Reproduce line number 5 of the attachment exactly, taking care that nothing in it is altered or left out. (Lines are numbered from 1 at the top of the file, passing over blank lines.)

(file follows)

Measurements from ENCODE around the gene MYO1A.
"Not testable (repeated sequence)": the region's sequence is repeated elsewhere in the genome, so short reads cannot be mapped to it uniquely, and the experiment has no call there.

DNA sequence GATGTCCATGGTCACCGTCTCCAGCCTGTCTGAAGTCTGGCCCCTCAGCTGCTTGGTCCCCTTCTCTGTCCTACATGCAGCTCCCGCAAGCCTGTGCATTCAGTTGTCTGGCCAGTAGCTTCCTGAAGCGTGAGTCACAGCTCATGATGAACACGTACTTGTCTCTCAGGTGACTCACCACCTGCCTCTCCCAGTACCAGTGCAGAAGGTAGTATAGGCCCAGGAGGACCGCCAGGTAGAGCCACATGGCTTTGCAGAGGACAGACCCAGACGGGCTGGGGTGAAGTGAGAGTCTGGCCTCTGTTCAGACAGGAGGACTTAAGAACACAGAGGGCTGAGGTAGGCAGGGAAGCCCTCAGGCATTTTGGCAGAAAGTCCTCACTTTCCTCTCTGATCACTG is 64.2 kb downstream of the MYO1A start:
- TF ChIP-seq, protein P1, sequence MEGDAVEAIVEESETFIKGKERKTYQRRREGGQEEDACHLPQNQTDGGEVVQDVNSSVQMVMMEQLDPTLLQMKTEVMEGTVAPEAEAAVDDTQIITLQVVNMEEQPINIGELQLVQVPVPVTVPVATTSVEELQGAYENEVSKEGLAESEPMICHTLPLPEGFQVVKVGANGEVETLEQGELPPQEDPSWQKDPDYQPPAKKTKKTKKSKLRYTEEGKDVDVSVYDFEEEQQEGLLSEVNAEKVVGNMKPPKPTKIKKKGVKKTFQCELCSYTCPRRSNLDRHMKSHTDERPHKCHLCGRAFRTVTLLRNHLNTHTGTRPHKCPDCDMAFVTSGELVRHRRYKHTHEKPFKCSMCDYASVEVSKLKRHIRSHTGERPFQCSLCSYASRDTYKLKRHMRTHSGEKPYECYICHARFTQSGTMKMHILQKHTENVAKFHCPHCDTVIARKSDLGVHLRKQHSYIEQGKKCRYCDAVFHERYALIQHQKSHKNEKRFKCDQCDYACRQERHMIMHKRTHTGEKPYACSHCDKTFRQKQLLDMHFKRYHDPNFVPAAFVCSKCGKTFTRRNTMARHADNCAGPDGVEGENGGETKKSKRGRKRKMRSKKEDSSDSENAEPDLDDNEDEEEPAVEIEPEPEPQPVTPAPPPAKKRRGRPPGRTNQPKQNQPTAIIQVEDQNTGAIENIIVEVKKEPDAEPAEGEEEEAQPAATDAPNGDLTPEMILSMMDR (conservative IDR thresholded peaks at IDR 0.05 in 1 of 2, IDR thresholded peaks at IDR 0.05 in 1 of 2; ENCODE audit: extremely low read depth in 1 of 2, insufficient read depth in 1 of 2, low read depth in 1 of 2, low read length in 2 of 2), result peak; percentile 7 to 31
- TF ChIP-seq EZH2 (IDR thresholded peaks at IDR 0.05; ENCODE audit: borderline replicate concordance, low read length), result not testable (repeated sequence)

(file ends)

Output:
- TF ChIP-seq EZH2 (IDR thresholded peaks at IDR 0.05; ENCODE audit: borderline replicate concordance, low read length), result not testable (repeated sequence)